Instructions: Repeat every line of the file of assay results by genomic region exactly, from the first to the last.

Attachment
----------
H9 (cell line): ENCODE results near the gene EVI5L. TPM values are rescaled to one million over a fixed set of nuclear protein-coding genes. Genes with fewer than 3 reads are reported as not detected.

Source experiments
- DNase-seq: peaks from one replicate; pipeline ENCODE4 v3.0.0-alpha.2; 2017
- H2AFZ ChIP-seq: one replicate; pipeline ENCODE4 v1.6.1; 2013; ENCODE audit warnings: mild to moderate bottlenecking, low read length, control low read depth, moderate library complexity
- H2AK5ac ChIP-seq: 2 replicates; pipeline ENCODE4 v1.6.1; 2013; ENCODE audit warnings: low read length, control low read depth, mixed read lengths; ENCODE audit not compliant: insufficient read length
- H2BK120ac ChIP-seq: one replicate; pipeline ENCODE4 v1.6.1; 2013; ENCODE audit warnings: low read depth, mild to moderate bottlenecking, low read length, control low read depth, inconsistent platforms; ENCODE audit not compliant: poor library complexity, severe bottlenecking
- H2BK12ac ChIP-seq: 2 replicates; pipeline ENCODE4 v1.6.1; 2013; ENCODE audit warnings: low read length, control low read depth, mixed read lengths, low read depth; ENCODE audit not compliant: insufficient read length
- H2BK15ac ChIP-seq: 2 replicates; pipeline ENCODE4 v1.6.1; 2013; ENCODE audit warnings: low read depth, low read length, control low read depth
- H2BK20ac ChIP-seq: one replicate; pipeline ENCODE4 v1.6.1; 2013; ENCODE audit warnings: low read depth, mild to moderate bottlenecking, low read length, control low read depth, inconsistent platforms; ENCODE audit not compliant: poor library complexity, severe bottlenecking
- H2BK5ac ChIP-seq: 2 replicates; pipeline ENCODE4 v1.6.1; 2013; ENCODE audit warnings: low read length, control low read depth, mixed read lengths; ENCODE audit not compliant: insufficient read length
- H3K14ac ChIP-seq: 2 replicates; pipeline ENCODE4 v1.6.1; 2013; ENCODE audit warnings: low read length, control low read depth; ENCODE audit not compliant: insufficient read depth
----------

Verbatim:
H9 (cell line): ENCODE results near the gene EVI5L. TPM values are rescaled to one million over a fixed set of nuclear protein-coding genes. Genes with fewer than 3 reads are reported as not detected.

Source experiments
- DNase-seq: peaks from one replicate; pipeline ENCODE4 v3.0.0-alpha.2; 2017
- H2AFZ ChIP-seq: one replicate; pipeline ENCODE4 v1.6.1; 2013; ENCODE audit warnings: mild to moderate bottlenecking, low read length, control low read depth, moderate library complexity
- H2AK5ac ChIP-seq: 2 replicates; pipeline ENCODE4 v1.6.1; 2013; ENCODE audit warnings: low read length, control low read depth, mixed read lengths; ENCODE audit not compliant: insufficient read length
- H2BK120ac ChIP-seq: one replicate; pipeline ENCODE4 v1.6.1; 2013; ENCODE audit warnings: low read depth, mild to moderate bottlenecking, low read length, control low read depth, inconsistent platforms; ENCODE audit not compliant: poor library complexity, severe bottlenecking
- H2BK12ac ChIP-seq: 2 replicates; pipeline ENCODE4 v1.6.1; 2013; ENCODE audit warnings: low read length, control low read depth, mixed read lengths, low read depth; ENCODE audit not compliant: insufficient read length
- H2BK15ac ChIP-seq: 2 replicates; pipeline ENCODE4 v1.6.1; 2013; ENCODE audit warnings: low read depth, low read length, control low read depth
- H2BK20ac ChIP-seq: one replicate; pipeline ENCODE4 v1.6.1; 2013; ENCODE audit warnings: low read depth, mild to moderate bottlenecking, low read length, control low read depth, inconsistent platforms; ENCODE audit not compliant: poor library complexity, severe bottlenecking
- H2BK5ac ChIP-seq: 2 replicates; pipeline ENCODE4 v1.6.1; 2013; ENCODE audit warnings: low read length, control low read depth, mixed read lengths; ENCODE audit not compliant: insufficient read length
- H3K14ac ChIP-seq: 2 replicates; pipeline ENCODE4 v1.6.1; 2013; ENCODE audit warnings: low read length, control low read depth; ENCODE audit not compliant: insufficient read depth